Semiconductor giant Intel is finding itself in the midst of a rapid transformation of the industry with billions of devices getting smart and connected. Even as all the devices are generating data, only 2% of it is ever processed or analysed, indicating an immense potential for companies that can make sense of this data. Intel is looking to create chips that can analyse and bring artificial intelligence (AI)-powered solutions to its customers.
The company is also seeing its server business transforming from on-site into cloud and edge computing.
In an interaction with TechCircle, Prakash Mallya, vice president and managing director, Intel India, said India with its 1.3 billion people is a huge market and will see several players coming up with different solutions that can serve the country better.
Could you give us a brief idea of how is the role of Intel India's sales and marketing team changing in the cloud, mobility and the connected era?
There are a few areas that we are focussed on: for a potential base of 1.3 billion people, the total number of personal computers is 60 million and 400 million phones. And also a billion feature phones.
India is one of the few fast-growing economies and you are adding middle-income group every month, which will be the population of most countries. The pace of the growth of affluence is rapid, which means people will demand a better experience. Whether it is content or gaming, it is much better in a big-screen device. So it is going to be a natural progression for the country to use PCs for education or even new areas like productivity applications.
The small and medium enterprises (SMEs) is a huge untapped market with minimal automation in the sector. To make India more productive and creative, PCs will play an important role. We are driving an SME-oriented move in the marketplace today.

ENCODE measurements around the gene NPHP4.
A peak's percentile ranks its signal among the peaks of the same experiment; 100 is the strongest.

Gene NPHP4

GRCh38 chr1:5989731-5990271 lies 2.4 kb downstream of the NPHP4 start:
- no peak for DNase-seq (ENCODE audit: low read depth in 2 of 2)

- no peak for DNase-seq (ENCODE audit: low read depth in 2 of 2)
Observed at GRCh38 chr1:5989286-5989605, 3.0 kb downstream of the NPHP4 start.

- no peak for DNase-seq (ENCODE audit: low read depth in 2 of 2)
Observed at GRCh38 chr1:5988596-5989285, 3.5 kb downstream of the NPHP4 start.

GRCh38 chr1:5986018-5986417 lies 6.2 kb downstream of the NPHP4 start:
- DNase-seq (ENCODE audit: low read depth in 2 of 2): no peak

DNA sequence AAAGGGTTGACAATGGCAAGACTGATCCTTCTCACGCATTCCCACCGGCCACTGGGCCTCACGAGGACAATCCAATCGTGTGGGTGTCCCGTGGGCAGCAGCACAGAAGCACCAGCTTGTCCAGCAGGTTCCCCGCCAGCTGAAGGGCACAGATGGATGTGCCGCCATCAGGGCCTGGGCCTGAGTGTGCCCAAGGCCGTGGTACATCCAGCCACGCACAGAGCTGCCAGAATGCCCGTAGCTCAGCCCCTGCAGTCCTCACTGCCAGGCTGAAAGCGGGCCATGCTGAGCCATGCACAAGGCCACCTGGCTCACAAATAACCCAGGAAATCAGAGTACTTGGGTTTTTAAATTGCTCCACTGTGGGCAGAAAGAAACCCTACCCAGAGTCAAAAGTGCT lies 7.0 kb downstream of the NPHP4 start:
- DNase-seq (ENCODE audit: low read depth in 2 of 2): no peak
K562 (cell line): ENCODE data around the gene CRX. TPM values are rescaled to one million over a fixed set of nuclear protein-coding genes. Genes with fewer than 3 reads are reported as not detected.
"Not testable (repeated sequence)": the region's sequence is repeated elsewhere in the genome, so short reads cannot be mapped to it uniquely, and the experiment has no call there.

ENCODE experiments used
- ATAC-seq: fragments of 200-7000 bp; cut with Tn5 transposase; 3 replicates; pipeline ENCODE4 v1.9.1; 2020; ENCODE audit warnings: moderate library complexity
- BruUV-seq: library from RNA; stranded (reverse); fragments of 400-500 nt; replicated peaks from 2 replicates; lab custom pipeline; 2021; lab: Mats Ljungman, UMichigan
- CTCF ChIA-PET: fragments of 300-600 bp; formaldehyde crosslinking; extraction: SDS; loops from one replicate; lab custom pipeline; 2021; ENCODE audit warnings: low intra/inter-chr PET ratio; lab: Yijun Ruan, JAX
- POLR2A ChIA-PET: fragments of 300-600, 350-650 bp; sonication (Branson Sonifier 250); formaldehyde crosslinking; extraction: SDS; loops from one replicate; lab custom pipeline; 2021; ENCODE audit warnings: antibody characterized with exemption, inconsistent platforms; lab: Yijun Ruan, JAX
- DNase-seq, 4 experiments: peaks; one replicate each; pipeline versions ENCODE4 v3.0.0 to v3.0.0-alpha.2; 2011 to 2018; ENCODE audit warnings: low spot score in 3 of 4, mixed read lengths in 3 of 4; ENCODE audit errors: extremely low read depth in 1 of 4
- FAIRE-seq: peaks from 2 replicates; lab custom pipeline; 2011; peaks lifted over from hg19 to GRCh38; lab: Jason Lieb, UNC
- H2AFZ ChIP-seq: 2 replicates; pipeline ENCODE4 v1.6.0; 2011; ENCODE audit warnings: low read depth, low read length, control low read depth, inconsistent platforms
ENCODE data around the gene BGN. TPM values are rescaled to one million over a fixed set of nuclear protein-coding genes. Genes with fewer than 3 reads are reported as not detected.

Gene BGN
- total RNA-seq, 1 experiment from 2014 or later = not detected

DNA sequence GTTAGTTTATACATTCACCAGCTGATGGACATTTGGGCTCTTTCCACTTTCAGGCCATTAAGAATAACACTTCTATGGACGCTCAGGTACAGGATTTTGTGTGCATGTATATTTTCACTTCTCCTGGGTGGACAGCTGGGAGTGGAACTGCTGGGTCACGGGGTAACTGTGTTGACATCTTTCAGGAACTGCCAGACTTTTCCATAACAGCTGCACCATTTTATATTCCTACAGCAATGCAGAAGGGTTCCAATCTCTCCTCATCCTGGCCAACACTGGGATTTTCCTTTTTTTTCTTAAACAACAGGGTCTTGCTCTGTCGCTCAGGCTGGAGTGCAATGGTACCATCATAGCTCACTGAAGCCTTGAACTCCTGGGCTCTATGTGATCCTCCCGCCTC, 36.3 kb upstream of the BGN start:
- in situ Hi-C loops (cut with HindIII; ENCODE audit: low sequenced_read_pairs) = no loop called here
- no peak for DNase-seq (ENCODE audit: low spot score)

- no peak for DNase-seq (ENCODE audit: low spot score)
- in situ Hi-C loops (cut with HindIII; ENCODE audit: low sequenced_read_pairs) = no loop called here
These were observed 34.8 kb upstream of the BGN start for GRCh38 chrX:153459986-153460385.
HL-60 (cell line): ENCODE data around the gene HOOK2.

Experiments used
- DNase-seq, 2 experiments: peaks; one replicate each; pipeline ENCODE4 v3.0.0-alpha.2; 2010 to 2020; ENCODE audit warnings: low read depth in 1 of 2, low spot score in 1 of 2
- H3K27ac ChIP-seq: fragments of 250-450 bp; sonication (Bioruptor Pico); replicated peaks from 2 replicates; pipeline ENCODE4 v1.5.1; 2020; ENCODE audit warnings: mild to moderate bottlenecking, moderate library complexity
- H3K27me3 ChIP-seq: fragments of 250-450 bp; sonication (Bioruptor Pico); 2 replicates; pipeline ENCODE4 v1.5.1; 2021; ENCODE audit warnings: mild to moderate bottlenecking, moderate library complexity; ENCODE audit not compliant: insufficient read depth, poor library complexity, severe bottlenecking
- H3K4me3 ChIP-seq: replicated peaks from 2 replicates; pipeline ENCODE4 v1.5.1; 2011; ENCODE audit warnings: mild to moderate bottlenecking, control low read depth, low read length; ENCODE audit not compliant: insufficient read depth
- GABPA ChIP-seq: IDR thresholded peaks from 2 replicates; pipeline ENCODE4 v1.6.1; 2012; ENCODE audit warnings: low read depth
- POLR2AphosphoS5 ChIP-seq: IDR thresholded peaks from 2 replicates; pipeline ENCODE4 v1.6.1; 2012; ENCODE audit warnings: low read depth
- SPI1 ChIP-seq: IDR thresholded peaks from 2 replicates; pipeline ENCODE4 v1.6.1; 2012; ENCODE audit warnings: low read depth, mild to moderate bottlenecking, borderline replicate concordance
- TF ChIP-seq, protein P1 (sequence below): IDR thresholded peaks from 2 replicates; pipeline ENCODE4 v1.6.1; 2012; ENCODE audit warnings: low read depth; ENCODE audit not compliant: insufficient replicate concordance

How has the digitisation of the country helped Intel?
It becomes one of the most important markets with 1.2 billion digital IDs for its citizens. You have digital payments accelerating every month. Just look at the disruption in the communications industry. From being the 155th country in mobile data consumption, in 18 months, we became one of the top countries. All this presents a real opportunity for us. Our portfolio has been the widest it has ever been because of the data explosion. Across data centre, client, internet of things (IoT), memory and artificial intelligence (AI), the innovation that we can really bring to bear to accelerate the digital transformation in the country is quite significant.
Under the cloud paradigm, are you looking at a consolidated market with a few customers that you need to talk to?
Actually, that is not the case. When you look at the data centre and how it evolves, it will be in two different directions. Cloud will become a pervasive delivery model. And then you got edge; because of the last mile issues, we will see the performance getting better over and over above the order of magnitude we see today.